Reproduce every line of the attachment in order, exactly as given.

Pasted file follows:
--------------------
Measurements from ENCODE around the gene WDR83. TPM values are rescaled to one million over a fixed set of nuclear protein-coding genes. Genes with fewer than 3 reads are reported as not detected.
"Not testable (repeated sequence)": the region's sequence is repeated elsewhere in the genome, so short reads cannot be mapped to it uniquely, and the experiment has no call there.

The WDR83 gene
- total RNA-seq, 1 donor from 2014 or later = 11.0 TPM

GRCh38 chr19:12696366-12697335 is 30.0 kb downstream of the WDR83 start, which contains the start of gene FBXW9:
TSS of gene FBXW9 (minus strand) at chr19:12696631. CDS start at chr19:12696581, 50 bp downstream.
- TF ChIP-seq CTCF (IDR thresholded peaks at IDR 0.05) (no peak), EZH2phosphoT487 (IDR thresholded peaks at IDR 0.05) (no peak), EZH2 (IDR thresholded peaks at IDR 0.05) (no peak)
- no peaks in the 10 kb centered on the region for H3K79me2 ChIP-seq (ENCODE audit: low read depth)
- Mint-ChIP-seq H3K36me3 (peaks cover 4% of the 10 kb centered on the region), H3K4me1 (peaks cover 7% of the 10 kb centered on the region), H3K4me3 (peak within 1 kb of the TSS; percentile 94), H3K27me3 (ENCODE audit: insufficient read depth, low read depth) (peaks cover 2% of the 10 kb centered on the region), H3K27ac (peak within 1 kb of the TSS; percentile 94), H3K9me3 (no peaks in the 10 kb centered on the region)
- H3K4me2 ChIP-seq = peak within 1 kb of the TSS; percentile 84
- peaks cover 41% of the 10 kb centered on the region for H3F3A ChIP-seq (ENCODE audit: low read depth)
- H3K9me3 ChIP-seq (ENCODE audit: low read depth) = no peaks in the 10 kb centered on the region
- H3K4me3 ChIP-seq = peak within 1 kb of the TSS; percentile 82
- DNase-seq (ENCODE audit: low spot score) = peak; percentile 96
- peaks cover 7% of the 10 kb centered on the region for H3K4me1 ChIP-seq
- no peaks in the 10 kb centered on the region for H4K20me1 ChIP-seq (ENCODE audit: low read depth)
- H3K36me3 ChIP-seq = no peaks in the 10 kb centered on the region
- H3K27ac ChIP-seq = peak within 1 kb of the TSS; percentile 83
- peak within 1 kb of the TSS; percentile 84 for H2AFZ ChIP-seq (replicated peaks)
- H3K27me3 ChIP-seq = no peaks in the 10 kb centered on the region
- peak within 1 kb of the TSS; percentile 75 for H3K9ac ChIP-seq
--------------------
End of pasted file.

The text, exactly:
Measurements from ENCODE around the gene WDR83. TPM values are rescaled to one million over a fixed set of nuclear protein-coding genes. Genes with fewer than 3 reads are reported as not detected.
"Not testable (repeated sequence)": the region's sequence is repeated elsewhere in the genome, so short reads cannot be mapped to it uniquely, and the experiment has no call there.

The WDR83 gene
- total RNA-seq, 1 donor from 2014 or later = 11.0 TPM

GRCh38 chr19:12696366-12697335 is 30.0 kb downstream of the WDR83 start, which contains the start of gene FBXW9:
TSS of gene FBXW9 (minus strand) at chr19:12696631. CDS start at chr19:12696581, 50 bp downstream.
- TF ChIP-seq CTCF (IDR thresholded peaks at IDR 0.05) (no peak), EZH2phosphoT487 (IDR thresholded peaks at IDR 0.05) (no peak), EZH2 (IDR thresholded peaks at IDR 0.05) (no peak)
- no peaks in the 10 kb centered on the region for H3K79me2 ChIP-seq (ENCODE audit: low read depth)
- Mint-ChIP-seq H3K36me3 (peaks cover 4% of the 10 kb centered on the region), H3K4me1 (peaks cover 7% of the 10 kb centered on the region), H3K4me3 (peak within 1 kb of the TSS; percentile 94), H3K27me3 (ENCODE audit: insufficient read depth, low read depth) (peaks cover 2% of the 10 kb centered on the region), H3K27ac (peak within 1 kb of the TSS; percentile 94), H3K9me3 (no peaks in the 10 kb centered on the region)
- H3K4me2 ChIP-seq = peak within 1 kb of the TSS; percentile 84
- peaks cover 41% of the 10 kb centered on the region for H3F3A ChIP-seq (ENCODE audit: low read depth)
- H3K9me3 ChIP-seq (ENCODE audit: low read depth) = no peaks in the 10 kb centered on the region
- H3K4me3 ChIP-seq = peak within 1 kb of the TSS; percentile 82
- DNase-seq (ENCODE audit: low spot score) = peak; percentile 96
- peaks cover 7% of the 10 kb centered on the region for H3K4me1 ChIP-seq
- no peaks in the 10 kb centered on the region for H4K20me1 ChIP-seq (ENCODE audit: low read depth)
- H3K36me3 ChIP-seq = no peaks in the 10 kb centered on the region
- H3K27ac ChIP-seq = peak within 1 kb of the TSS; percentile 83
- peak within 1 kb of the TSS; percentile 84 for H2AFZ ChIP-seq (replicated peaks)
- H3K27me3 ChIP-seq = no peaks in the 10 kb centered on the region
- peak within 1 kb of the TSS; percentile 75 for H3K9ac ChIP-seq